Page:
Programming + Design

Electricity directly from trees
Written by Brett Brewer   
Saturday, 19 May 2007

I have been speculating for years about alternative methods for generating electricity. Recently I was thinking about how plants are able to efficiently store solar energy as sugar and wondered if it might be possible to coax them into generating free electrons that could be siphoned off directly as an electrical current. I wondered if there might be some way to splice some genes from an electric eel or some other bioelectric organism and get a tree to produce a similar electrical field. Of course, this seems somewhat impossible since they biological systems in a tree are nothing like those in an eel. But after a bit of searching I came across this article which describes a method of extracting current directly from a tree using a method that most elementary school science fair participants will probably be familiar with from their "potato battery" experiments. Apparently Gordon Wadle, an inventor from Thompson, IL. was thinking about how lightning eminates from the ground, often near large trees. He basically did a variation of the "potato battery" experiment with a tree instead of a potato and it worked.

"Simply drive an aluminum roofing nail through the bark and into the wood of a tree -- any tree -- approximately one half inch; drive a copper water pipe six or seven inches into the ground, then get a standard off-the-shelf digital volt meter and attach one probe to the pipe, the other to the nail and you'll get a reading of anywhere from 0.8 to 1.2 volts of DC power," he said.

And apparently, no matter how many spikes you put into a tree, they all produce the same amount of energy, so a single tree is probably capable of putting out much more energy than the simple experiment suggests. Talk about a sure-fire way to get people to plant more trees! Anyway, the inventor and a company called MagCap Engineering, LLC. have applied for a patent, so hopefully we will hear some more about this in the near future. In the meantime, I think I'll see how much electricity the oak tree in my back yard is producing.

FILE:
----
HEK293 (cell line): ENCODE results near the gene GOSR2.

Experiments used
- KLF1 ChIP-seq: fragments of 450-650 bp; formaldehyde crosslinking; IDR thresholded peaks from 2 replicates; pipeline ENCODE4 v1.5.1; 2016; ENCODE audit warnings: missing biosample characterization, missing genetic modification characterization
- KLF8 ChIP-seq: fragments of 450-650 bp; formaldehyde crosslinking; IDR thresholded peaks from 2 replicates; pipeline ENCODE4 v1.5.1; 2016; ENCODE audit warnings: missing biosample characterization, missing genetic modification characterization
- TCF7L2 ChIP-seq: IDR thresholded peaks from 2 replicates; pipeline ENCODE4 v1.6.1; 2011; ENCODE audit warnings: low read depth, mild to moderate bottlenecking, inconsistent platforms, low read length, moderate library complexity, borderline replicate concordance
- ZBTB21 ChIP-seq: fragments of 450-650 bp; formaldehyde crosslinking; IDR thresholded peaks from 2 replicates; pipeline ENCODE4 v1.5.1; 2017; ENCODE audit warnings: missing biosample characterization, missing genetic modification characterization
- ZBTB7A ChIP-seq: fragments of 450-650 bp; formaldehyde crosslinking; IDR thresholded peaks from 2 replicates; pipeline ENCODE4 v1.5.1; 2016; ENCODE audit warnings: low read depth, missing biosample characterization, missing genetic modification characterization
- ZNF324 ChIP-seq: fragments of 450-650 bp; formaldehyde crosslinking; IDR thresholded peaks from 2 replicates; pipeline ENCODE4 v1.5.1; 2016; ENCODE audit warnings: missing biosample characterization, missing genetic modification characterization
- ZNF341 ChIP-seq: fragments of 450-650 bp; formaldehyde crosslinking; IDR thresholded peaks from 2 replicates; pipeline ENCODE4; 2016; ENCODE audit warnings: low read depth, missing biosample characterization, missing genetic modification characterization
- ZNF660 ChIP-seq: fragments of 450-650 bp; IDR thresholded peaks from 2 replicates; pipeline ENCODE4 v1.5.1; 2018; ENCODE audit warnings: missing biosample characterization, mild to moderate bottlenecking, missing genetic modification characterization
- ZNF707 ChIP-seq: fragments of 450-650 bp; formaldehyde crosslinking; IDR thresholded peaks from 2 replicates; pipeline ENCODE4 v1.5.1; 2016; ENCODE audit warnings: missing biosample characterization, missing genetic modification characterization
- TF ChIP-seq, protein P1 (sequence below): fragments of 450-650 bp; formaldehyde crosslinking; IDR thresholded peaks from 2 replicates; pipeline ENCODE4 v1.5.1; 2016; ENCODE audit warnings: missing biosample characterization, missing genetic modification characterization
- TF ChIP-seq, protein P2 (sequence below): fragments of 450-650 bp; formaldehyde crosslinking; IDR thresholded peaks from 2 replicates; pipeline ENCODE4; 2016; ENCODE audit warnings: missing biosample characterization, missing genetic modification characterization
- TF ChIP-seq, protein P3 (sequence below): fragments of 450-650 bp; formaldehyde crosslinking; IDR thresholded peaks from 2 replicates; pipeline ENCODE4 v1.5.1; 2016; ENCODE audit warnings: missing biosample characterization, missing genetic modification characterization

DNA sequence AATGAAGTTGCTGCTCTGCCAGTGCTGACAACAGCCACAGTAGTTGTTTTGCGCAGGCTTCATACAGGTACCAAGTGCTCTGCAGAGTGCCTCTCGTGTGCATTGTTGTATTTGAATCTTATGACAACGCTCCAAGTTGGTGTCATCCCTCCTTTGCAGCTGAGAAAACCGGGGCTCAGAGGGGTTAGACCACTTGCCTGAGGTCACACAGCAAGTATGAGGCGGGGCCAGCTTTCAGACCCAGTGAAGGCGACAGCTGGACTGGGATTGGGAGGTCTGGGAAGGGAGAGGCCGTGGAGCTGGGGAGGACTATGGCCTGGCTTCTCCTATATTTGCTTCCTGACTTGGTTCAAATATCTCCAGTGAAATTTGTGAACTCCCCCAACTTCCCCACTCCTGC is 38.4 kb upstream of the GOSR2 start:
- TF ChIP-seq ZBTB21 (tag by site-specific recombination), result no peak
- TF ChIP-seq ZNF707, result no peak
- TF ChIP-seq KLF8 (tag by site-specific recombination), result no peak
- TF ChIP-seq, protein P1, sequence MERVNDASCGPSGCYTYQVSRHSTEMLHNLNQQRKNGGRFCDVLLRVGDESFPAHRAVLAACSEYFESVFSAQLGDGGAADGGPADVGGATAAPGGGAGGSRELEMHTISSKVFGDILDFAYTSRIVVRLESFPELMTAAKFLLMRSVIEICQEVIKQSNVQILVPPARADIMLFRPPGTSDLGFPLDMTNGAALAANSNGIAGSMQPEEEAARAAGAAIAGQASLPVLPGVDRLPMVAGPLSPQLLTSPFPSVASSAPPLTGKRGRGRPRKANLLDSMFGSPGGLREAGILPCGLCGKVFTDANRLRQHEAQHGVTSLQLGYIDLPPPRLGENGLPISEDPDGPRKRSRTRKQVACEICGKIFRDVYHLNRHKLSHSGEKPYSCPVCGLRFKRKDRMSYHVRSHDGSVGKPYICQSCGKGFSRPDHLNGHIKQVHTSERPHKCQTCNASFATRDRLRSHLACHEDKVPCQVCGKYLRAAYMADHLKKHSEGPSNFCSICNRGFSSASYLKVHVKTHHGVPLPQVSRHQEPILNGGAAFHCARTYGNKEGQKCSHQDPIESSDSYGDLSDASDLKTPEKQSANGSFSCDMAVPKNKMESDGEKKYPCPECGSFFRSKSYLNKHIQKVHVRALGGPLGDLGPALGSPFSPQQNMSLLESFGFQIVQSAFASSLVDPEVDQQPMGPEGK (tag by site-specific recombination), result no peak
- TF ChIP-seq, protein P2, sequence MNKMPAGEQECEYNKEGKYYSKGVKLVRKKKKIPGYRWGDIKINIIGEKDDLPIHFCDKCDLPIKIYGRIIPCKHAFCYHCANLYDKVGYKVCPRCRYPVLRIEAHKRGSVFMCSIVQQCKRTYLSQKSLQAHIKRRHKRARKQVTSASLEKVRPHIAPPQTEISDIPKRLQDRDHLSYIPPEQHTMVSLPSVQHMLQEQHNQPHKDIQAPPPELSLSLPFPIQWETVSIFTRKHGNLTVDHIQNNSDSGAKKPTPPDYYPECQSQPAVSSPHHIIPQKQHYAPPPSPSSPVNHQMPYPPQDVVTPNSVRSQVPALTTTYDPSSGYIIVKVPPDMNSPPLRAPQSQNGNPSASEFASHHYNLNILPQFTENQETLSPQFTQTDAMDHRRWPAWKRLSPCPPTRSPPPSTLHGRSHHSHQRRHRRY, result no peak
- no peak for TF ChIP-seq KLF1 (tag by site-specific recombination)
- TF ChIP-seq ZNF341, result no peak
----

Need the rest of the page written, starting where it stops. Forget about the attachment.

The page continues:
Last Updated ( Saturday, 19 May 2007 )
Fix for Joomla MP3Player module
Written by Brett Brewer   
Tuesday, 24 April 2007

I had a small issue (several actually) with the Joomla MP3Player module . There are several out there based on the jeroenwijering Flash MP3 player , but all of them are a bit picky about how you configure them and they seem to fail to properly implement the options available in the original standalone player. In particular, the "repeat" option doesn't work right. Instead of using the values "true", "false" and "list" for the values of the "repeat" variable, the module uses "0" and "1" and completely omits the option to jump to the next playlist item using the value "list". So I made a slight change to two module files and am posting them here for your pleasure. 

Download the module files 

Just extract the two module files from the above archive and upload them into your Joomla "modules" folder, overwriting the old versions. Then go to the config screen for the mp3player module (or whatever you have named it in on your modules admin screen) and set the "repeat" option to "list". Now when a song finishes playing, the next song in your list will automatically start. If you have shuffle play enable then it will play the next random selection instead. Also, if you do not set the repeat option at all, it will default to the "list" repeat behavior. 

Please note that I DID NOT WRITE THIS MODULE or the player from which it is derived. I take no credit for anything, not even this patch. Use at your own risk, yada, yada, yada. 

To see the module in action, head on over to my music section

Last Updated ( Thursday, 26 July 2007 )
Roomba reborn!
Written by Brett Brewer   
Thursday, 29 March 2007
It seems like only yesterday I lamented the loss of my first Rooma, Lolita, as she descended into a schizophrenic seizure of starts and stops and half-circles. I cleaned her, I removed/replaced her battery and nothing worked. I had all but resigned myself to sending her back for a replacement when I decided to spray out her front sensor area with compressed air. A big chunk of dust shot out of the left side and suddenly, my sweet Lolita was back in business. My sweet Lolita has been reborn!
Last Updated ( Thursday, 29 March 2007 )
PHP $_REQUEST variables not showing up when you submit your form?
Written by Brett Brewer   
Thursday, 29 March 2007
Had an annoying little problem with some variables I submitted to a PHP script now showing up in any of the $_REQUEST, $_POST or $_GET arrays. After an hour or so of head scratching and echoing, and print_r-ing, I figured out that my form had some duplicate form elements with identical names and IDs. This seems to have caused Firefox to completely lose MOST, but not all of the form submission. I didn't delve much further to find out what exactly was going on, I simply fixed my form and the problem went away. Strange though. It seems like the last instance of the duplicate form element on the page should have simply overridden any previous values, but not cause the loss of other variables. I didn't test in IE, so it may only be a Firefox issue. 
Why Ion Sancho ROCKS!
Written by Brett Brewer   
Tuesday, 07 November 2006
As someone who has voted in Leon County, FL. for over 10 years, I can honestly say that we are incredibly lucky to have Ion Sancho for a Supervisor of Elections. Never have I met a government official that is so willing to talk to individual voters and to go out of his way to help people. 
Last Updated ( Tuesday, 07 November 2006 )
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